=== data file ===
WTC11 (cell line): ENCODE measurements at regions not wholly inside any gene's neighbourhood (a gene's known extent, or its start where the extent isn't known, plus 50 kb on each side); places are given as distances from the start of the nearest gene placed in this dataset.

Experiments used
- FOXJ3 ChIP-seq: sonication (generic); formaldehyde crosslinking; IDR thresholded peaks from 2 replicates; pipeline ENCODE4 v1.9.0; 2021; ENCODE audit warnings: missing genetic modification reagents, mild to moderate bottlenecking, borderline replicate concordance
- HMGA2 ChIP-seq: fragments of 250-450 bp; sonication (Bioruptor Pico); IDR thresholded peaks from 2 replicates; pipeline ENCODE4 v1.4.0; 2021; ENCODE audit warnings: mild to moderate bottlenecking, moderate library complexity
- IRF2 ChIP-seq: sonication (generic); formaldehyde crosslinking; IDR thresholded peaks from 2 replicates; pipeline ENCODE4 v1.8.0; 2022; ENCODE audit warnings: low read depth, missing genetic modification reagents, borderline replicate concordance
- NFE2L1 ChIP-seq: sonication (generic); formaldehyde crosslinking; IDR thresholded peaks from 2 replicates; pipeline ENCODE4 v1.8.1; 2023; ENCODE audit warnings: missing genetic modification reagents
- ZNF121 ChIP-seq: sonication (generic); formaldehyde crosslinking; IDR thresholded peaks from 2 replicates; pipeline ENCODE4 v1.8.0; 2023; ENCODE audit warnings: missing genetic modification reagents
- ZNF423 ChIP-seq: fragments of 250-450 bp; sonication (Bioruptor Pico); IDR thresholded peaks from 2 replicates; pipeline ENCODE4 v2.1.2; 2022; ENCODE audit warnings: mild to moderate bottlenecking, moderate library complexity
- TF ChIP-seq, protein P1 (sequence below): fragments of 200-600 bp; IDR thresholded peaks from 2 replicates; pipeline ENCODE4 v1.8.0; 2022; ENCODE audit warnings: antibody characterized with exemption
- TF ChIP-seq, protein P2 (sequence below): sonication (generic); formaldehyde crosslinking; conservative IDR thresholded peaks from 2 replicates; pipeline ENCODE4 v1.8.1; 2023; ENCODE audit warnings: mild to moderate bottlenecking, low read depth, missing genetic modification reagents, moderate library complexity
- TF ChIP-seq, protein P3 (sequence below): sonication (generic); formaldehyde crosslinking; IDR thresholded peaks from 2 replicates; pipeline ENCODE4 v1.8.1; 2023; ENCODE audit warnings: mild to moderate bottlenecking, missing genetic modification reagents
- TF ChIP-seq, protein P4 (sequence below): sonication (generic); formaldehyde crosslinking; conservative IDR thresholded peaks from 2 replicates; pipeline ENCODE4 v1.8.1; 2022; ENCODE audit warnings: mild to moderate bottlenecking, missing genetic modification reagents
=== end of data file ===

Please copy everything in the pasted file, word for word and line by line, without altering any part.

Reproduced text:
WTC11 (cell line): ENCODE measurements at regions not wholly inside any gene's neighbourhood (a gene's known extent, or its start where the extent isn't known, plus 50 kb on each side); places are given as distances from the start of the nearest gene placed in this dataset.

Experiments used
- FOXJ3 ChIP-seq: sonication (generic); formaldehyde crosslinking; IDR thresholded peaks from 2 replicates; pipeline ENCODE4 v1.9.0; 2021; ENCODE audit warnings: missing genetic modification reagents, mild to moderate bottlenecking, borderline replicate concordance
- HMGA2 ChIP-seq: fragments of 250-450 bp; sonication (Bioruptor Pico); IDR thresholded peaks from 2 replicates; pipeline ENCODE4 v1.4.0; 2021; ENCODE audit warnings: mild to moderate bottlenecking, moderate library complexity
- IRF2 ChIP-seq: sonication (generic); formaldehyde crosslinking; IDR thresholded peaks from 2 replicates; pipeline ENCODE4 v1.8.0; 2022; ENCODE audit warnings: low read depth, missing genetic modification reagents, borderline replicate concordance
- NFE2L1 ChIP-seq: sonication (generic); formaldehyde crosslinking; IDR thresholded peaks from 2 replicates; pipeline ENCODE4 v1.8.1; 2023; ENCODE audit warnings: missing genetic modification reagents
- ZNF121 ChIP-seq: sonication (generic); formaldehyde crosslinking; IDR thresholded peaks from 2 replicates; pipeline ENCODE4 v1.8.0; 2023; ENCODE audit warnings: missing genetic modification reagents
- ZNF423 ChIP-seq: fragments of 250-450 bp; sonication (Bioruptor Pico); IDR thresholded peaks from 2 replicates; pipeline ENCODE4 v2.1.2; 2022; ENCODE audit warnings: mild to moderate bottlenecking, moderate library complexity
- TF ChIP-seq, protein P1 (sequence below): fragments of 200-600 bp; IDR thresholded peaks from 2 replicates; pipeline ENCODE4 v1.8.0; 2022; ENCODE audit warnings: antibody characterized with exemption
- TF ChIP-seq, protein P2 (sequence below): sonication (generic); formaldehyde crosslinking; conservative IDR thresholded peaks from 2 replicates; pipeline ENCODE4 v1.8.1; 2023; ENCODE audit warnings: mild to moderate bottlenecking, low read depth, missing genetic modification reagents, moderate library complexity
- TF ChIP-seq, protein P3 (sequence below): sonication (generic); formaldehyde crosslinking; IDR thresholded peaks from 2 replicates; pipeline ENCODE4 v1.8.1; 2023; ENCODE audit warnings: mild to moderate bottlenecking, missing genetic modification reagents
- TF ChIP-seq, protein P4 (sequence below): sonication (generic); formaldehyde crosslinking; conservative IDR thresholded peaks from 2 replicates; pipeline ENCODE4 v1.8.1; 2022; ENCODE audit warnings: mild to moderate bottlenecking, missing genetic modification reagents